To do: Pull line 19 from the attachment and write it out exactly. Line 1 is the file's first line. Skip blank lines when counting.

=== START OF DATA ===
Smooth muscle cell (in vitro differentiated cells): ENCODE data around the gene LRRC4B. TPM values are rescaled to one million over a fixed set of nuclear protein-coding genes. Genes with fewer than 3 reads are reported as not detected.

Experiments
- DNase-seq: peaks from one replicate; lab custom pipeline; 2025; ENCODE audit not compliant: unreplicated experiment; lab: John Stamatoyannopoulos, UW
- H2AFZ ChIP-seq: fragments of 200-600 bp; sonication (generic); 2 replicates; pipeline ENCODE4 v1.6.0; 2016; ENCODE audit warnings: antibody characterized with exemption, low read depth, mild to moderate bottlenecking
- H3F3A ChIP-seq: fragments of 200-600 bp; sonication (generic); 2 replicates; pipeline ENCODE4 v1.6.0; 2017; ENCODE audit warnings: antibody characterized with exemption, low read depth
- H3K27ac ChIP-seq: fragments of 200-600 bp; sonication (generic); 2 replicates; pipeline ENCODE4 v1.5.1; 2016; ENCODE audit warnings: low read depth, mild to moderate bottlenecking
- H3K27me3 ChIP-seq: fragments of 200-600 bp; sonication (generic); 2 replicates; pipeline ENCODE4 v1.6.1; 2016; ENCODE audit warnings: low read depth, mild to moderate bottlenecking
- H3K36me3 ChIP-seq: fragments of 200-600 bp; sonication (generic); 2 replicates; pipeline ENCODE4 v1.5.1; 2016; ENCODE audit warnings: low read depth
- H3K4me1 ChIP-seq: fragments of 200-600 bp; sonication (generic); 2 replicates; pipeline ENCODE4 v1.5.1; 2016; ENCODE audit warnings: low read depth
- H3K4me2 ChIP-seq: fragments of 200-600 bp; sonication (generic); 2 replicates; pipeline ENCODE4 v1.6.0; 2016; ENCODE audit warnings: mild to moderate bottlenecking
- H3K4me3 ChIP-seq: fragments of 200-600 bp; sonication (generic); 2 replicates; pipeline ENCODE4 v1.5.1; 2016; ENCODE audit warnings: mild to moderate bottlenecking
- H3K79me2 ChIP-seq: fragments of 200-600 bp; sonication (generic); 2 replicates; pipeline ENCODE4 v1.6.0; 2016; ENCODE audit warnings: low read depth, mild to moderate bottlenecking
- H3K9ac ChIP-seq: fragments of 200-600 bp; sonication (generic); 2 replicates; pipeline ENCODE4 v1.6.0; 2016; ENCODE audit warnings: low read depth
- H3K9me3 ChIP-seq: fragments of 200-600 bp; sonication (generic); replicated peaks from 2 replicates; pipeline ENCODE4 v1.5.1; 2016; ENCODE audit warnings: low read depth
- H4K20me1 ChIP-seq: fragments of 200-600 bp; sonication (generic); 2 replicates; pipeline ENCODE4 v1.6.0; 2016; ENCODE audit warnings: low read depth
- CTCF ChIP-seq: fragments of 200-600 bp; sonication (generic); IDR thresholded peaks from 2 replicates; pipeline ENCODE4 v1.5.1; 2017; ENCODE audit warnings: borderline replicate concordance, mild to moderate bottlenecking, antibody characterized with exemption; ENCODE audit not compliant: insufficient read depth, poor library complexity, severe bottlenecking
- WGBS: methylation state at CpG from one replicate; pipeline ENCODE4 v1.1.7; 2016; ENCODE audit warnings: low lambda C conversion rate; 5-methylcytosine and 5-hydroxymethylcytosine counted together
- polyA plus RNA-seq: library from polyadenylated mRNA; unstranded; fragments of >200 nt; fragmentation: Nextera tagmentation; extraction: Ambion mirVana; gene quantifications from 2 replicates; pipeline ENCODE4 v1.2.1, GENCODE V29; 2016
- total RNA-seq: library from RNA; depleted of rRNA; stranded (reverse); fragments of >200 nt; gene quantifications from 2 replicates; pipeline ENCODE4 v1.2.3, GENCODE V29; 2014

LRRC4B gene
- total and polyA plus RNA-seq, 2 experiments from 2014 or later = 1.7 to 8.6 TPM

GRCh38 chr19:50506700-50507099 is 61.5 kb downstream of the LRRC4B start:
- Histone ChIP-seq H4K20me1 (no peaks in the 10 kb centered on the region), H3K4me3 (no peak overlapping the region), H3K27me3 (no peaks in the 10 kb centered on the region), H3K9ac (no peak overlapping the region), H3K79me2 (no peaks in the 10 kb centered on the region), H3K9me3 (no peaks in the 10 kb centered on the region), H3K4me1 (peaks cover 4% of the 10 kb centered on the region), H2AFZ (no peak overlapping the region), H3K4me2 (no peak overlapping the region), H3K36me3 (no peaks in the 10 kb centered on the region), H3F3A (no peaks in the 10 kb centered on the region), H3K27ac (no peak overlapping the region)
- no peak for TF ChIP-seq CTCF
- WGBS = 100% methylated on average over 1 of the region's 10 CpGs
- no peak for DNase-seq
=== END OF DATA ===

- total RNA-seq: library from RNA; depleted of rRNA; stranded (reverse); fragments of >200 nt; gene quantifications from 2 replicates; pipeline ENCODE4 v1.2.3, GENCODE V29; 2014